You are no doubt still thumbing through last week’s ad-thick double issues of Newsweek, New York and U.S. News. But among the weekly magazines not enjoying a post-double-issue breather this week is Time, which weighs in with a cover story titled, “How Your Siblings Make You Who You Are” — the sort of piece that has morning news show follow-up story written all over it (and a quick Nexis search confirms it: see CNN’s American Morning today and yesterday’s Today Show on NBC).
Time’s Jeffrey Kluger reports: “At research centers in the U.S., Canada, Europe and elsewhere, investigators are launching a wealth of new studies into the sibling dynamic” and “from that research, scientists are gaining intriguing insights into the people we become as adults.” For example, here’s a not-exactly-shocking nugget from one Laurie Kramer, a professor of applied family studies at the University of Illinois at Urbana-Champaign: Kramer “has found that, on average, sibs between 3 and 7 years old engage in some kind of conflict 3.5 times an hour.” In other words, “Getting along with a sister or brother can be a frustrating experience.” (Emphasis added.) Continues Kluger: “But as much as all the fighting can set parents’ hair on end, there’s a lot of learning going on too, specifically about how conflicts, once begun, can be settled.”
Also in this week’s Time are five suggestions for “How to Fix Guantanamo” from reporter Nathan Thornburgh. Among Thornburgh’s novel proposals is that the Bush administration should “work with Congress,” because while “it may take months to achieve the harmonic balance between good policy and good campaign agitprop … any Guantanamo policy that eventually emerges could have greater certainty and legitimacy for having been forged through the chaos of democracy.” The administration should also, Thornburgh contends, “lift the veil of secrecy,” noting that “the White House can take a huge step toward removing the discomfort about Gitmo by opening the operation to the outside world,” and “if Guantanamo is legal and effective, now is the time for the government to prove it.”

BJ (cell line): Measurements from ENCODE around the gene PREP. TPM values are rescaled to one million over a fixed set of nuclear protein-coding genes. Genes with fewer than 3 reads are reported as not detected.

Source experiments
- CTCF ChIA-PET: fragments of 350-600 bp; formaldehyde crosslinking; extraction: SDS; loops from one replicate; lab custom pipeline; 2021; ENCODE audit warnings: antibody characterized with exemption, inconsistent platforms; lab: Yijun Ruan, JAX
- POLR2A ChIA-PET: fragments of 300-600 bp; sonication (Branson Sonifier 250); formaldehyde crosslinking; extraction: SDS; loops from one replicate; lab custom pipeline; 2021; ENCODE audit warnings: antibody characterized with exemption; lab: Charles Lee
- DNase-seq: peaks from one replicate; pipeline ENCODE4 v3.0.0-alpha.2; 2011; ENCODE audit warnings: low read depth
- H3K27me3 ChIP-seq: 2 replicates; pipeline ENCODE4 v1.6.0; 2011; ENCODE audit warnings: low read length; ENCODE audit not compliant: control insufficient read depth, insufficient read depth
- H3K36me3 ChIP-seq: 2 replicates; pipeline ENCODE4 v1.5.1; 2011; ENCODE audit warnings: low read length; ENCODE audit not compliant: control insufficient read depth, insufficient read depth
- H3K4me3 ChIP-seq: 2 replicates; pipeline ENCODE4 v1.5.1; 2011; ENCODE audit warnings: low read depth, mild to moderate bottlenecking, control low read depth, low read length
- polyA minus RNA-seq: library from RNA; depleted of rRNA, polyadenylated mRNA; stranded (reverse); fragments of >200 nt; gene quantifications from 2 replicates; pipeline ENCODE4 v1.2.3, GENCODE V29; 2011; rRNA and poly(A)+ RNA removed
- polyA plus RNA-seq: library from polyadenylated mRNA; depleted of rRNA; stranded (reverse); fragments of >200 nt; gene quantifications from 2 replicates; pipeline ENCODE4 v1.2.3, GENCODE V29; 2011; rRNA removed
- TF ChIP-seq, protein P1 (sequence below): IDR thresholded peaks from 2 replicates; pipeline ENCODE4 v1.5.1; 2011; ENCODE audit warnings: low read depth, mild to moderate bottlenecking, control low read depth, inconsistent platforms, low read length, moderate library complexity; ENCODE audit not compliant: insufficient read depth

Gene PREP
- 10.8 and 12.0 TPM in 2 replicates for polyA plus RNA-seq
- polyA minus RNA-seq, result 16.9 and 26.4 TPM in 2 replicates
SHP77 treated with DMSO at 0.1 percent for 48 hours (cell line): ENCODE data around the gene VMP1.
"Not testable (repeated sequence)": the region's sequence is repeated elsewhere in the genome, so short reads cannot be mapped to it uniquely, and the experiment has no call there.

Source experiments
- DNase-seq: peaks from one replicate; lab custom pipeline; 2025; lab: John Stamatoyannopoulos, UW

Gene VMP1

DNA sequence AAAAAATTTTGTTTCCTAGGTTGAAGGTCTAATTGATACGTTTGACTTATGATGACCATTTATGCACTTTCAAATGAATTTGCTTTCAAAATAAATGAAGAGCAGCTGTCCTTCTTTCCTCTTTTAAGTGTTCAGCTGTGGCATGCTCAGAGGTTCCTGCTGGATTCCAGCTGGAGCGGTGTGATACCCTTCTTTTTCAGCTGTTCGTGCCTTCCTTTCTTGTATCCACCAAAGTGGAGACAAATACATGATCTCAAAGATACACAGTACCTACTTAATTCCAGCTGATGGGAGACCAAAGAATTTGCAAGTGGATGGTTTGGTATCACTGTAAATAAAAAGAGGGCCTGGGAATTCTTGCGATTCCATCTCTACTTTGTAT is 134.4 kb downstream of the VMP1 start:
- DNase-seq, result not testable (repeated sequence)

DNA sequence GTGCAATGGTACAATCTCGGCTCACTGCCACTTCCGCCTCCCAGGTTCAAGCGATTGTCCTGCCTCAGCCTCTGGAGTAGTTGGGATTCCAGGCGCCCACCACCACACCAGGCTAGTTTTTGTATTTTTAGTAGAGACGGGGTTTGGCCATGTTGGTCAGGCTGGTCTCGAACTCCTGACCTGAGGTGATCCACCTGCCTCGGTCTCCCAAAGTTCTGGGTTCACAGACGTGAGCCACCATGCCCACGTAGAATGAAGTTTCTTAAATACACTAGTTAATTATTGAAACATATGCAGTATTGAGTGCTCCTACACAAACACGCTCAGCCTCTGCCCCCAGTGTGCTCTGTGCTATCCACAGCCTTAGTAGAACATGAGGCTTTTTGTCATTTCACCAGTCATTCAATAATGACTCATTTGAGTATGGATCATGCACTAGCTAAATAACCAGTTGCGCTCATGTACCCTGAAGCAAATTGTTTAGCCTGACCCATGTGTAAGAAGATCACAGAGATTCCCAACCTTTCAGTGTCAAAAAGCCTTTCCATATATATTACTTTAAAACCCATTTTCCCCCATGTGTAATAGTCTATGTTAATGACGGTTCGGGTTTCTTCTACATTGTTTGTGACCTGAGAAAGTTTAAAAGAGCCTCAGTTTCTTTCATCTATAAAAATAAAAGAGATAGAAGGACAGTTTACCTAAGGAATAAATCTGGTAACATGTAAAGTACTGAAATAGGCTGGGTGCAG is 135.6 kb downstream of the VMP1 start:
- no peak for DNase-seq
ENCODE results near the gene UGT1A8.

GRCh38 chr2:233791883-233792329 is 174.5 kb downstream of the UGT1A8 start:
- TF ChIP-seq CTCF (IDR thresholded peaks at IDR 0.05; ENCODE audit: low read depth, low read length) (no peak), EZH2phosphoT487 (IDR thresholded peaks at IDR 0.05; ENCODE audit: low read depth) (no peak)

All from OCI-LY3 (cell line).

Elsewhere in the magazine, Managing Editor Richard Stengel offers “To Our Readers” his thoughts on SwiftGate. Stengel “urge[s]” readers to “listen closely” to what he calls “the bitter crossfire between the government and the press.” Why? Because “the government’s assertion that it must be unhindered in protecting our security can camouflage the desire to increase executive power, while the press’s cry of the public’s right to know can mask a quest for competitive advantage or a hidden animus.” Concludes Stengel: “Neither the need to protect our security nor the public’s right to know is a blank check. So listen carefully because, after all, you are the judge.”